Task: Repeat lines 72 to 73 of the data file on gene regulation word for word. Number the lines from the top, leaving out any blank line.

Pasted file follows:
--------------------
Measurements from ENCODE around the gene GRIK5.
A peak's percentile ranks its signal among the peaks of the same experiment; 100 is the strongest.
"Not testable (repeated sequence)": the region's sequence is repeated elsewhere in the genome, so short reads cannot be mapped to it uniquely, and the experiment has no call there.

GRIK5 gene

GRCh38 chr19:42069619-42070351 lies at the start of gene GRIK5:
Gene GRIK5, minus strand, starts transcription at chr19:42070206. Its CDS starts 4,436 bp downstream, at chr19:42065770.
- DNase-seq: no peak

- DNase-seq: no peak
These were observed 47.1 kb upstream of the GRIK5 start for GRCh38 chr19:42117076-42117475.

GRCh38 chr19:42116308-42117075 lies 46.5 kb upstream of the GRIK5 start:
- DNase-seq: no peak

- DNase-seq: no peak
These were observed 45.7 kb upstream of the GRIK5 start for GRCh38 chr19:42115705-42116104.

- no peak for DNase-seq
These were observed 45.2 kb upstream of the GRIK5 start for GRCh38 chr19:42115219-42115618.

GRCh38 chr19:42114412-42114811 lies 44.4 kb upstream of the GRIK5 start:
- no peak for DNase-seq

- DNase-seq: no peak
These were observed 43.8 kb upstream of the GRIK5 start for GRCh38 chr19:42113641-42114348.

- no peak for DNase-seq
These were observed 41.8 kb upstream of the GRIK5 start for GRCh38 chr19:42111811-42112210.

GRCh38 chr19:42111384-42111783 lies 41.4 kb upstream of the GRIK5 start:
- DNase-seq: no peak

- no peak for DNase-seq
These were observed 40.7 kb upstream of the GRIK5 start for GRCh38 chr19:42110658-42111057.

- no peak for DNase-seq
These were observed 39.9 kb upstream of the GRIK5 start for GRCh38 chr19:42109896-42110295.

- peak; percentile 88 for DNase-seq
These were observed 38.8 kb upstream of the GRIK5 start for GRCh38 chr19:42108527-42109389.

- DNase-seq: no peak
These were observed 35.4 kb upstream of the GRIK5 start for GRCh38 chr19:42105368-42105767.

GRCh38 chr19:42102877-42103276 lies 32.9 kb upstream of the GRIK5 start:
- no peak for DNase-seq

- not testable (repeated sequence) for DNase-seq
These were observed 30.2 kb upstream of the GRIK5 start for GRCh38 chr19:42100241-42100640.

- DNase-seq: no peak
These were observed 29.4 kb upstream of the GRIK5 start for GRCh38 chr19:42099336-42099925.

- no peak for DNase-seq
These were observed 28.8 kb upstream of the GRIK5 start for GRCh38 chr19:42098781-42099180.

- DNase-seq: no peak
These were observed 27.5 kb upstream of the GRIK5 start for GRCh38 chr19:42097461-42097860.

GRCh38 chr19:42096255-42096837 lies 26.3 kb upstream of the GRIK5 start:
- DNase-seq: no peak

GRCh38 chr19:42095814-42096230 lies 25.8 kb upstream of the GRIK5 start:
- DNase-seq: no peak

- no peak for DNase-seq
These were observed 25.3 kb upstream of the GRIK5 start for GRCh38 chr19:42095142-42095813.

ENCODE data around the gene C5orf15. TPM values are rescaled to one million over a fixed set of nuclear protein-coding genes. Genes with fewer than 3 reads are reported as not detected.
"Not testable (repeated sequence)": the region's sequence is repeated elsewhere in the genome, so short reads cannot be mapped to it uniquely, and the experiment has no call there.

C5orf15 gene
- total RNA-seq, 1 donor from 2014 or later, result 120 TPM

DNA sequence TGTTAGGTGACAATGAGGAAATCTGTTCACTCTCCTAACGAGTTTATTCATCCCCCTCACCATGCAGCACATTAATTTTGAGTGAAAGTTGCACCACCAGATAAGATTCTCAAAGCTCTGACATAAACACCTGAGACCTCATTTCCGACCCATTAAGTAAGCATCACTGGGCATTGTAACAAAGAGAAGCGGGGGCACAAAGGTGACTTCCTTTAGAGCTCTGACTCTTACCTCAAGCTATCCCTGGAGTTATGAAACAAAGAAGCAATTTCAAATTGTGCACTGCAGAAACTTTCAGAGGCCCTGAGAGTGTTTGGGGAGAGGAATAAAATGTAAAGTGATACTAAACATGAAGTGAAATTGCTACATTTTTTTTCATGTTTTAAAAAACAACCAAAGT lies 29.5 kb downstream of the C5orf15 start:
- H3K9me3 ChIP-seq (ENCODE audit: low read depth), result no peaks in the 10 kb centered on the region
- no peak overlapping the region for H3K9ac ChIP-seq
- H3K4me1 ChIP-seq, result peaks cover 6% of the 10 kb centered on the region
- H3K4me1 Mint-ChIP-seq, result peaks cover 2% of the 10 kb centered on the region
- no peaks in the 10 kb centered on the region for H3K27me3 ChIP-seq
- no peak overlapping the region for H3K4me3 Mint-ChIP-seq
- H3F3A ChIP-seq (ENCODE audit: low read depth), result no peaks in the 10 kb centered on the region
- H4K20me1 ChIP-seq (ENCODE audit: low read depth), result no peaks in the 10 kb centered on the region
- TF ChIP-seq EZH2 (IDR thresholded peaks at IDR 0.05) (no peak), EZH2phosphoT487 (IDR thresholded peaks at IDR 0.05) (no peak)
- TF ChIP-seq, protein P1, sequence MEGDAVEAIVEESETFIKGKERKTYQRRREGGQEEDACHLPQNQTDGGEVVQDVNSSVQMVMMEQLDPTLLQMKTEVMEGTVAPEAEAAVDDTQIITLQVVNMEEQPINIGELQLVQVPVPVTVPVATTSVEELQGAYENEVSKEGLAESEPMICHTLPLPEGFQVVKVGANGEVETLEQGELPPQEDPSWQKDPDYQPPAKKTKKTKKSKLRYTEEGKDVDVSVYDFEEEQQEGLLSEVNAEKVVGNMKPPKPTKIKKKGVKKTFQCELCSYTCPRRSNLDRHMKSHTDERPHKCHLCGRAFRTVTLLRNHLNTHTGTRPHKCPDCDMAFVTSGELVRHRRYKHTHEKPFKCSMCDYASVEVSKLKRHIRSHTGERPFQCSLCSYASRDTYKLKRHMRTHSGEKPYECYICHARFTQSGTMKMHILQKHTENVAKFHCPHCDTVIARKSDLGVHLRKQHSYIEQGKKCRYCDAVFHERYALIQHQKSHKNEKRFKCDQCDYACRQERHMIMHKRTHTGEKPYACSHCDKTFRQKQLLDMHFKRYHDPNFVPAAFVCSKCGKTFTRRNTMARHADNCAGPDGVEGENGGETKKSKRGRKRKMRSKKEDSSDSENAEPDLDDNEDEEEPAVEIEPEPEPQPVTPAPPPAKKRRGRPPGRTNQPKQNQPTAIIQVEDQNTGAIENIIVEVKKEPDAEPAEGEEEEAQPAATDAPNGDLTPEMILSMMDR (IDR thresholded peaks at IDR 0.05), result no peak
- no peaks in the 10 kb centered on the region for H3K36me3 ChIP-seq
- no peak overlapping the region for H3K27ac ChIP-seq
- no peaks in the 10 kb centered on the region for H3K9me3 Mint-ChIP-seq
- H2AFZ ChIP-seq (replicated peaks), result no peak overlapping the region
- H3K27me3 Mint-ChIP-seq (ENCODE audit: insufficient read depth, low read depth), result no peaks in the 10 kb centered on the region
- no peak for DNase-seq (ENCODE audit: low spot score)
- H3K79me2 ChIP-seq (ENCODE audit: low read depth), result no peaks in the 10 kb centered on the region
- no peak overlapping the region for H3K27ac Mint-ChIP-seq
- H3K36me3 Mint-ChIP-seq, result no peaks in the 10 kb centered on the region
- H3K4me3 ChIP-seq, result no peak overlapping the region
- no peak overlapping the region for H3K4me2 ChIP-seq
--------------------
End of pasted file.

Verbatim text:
- H3K4me3 ChIP-seq, result no peak overlapping the region
- no peak overlapping the region for H3K4me2 ChIP-seq